Seven behaviors promote more consistent practice of interpersonal aspects of medicine
FRIDAY, Dec. 11, 2015 (HealthDay News) — Seven behaviors should be implemented to improve the art of medicine, which can help improve relationships with patients, according to an article published in Family Practice Management.
Thomas R. Egnew, Ed.D., from the University of Washington School of Medicine in Seattle, reviewed the literature and delineated seven behaviors that promote more consistent practice of the interpersonal aspects of medicine.
Egnew describes seven behaviors that include focusing on the patient, ideally taking a moment to prepare before entering the office, and establishing a connection with the patient, preferably before opening the electronic medical record in the first few minutes of the consultation. Other tips include assessing the patient’s response to illness and suffering, use of communication to foster healing, use of the power of touch, use of humor and laughter, and showing empathy.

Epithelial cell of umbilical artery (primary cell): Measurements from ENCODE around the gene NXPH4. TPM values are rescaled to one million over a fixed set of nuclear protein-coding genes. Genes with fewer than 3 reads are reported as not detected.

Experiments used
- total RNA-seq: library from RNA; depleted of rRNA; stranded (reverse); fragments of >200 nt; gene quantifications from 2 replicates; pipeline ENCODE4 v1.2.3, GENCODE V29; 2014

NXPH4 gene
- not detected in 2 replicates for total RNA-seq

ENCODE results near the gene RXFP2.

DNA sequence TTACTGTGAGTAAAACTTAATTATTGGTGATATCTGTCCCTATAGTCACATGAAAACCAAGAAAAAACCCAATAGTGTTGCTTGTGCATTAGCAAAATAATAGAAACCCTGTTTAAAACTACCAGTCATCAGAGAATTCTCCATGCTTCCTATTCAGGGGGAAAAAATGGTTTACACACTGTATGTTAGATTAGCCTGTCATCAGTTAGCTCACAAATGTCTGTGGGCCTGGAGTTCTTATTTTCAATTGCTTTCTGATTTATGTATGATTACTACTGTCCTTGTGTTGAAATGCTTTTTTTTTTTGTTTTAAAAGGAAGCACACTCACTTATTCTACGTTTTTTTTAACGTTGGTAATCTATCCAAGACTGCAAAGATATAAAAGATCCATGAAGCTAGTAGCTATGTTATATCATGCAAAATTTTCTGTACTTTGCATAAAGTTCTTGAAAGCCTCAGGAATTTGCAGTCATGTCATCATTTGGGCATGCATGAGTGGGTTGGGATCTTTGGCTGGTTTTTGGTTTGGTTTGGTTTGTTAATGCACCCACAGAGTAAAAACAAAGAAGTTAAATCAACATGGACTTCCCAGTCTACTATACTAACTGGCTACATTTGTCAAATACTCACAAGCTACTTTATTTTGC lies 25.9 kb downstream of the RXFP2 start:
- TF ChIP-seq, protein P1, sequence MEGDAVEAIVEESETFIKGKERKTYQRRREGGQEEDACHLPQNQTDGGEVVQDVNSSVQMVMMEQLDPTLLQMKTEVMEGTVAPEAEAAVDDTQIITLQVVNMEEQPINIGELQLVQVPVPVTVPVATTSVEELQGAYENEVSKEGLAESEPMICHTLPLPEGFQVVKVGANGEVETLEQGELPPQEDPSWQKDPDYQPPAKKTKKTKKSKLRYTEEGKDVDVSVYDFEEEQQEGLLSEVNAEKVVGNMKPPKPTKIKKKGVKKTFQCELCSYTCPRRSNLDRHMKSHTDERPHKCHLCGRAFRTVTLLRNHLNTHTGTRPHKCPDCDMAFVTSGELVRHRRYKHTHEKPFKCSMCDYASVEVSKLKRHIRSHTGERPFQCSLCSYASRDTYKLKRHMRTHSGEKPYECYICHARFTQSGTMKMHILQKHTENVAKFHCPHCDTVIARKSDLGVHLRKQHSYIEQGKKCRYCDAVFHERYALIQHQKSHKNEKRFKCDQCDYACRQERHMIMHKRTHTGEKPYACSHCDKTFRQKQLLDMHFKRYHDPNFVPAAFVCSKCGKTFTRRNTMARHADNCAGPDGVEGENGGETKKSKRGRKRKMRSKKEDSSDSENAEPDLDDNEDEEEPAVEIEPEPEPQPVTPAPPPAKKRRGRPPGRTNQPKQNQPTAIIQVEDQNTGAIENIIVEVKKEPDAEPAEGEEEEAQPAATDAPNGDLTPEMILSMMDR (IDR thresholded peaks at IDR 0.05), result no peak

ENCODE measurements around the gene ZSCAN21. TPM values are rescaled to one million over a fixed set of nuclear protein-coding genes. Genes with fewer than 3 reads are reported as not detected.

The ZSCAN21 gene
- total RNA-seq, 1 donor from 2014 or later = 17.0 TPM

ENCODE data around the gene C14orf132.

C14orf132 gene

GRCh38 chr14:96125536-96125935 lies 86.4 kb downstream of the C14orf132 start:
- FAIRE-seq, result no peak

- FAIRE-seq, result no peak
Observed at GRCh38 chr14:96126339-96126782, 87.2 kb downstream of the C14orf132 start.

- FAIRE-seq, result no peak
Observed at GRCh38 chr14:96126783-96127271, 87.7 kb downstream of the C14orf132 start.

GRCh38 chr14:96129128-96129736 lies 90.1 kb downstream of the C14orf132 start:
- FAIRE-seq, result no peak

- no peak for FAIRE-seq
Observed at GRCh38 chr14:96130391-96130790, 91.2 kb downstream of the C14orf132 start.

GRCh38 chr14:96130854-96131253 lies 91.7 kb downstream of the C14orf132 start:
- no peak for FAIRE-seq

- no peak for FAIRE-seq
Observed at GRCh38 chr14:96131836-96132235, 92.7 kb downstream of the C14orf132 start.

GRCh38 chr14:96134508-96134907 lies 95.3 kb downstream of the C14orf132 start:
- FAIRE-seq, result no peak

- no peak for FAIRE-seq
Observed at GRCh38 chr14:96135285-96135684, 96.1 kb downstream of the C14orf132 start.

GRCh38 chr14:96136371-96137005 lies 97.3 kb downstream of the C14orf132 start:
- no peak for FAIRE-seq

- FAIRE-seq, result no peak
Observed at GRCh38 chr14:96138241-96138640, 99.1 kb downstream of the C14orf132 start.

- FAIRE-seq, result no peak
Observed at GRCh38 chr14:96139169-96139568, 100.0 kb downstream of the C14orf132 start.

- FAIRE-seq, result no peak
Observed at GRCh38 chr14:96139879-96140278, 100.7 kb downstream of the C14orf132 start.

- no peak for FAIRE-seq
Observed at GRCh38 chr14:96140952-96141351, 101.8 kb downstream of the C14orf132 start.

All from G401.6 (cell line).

“The behaviors recommended are based on empirical data,” Egnew writes. “They incorporate a patient-centered approach to communicating with patients, which has been shown to improve health outcomes, increase patient satisfaction, and decrease malpractice liability.”
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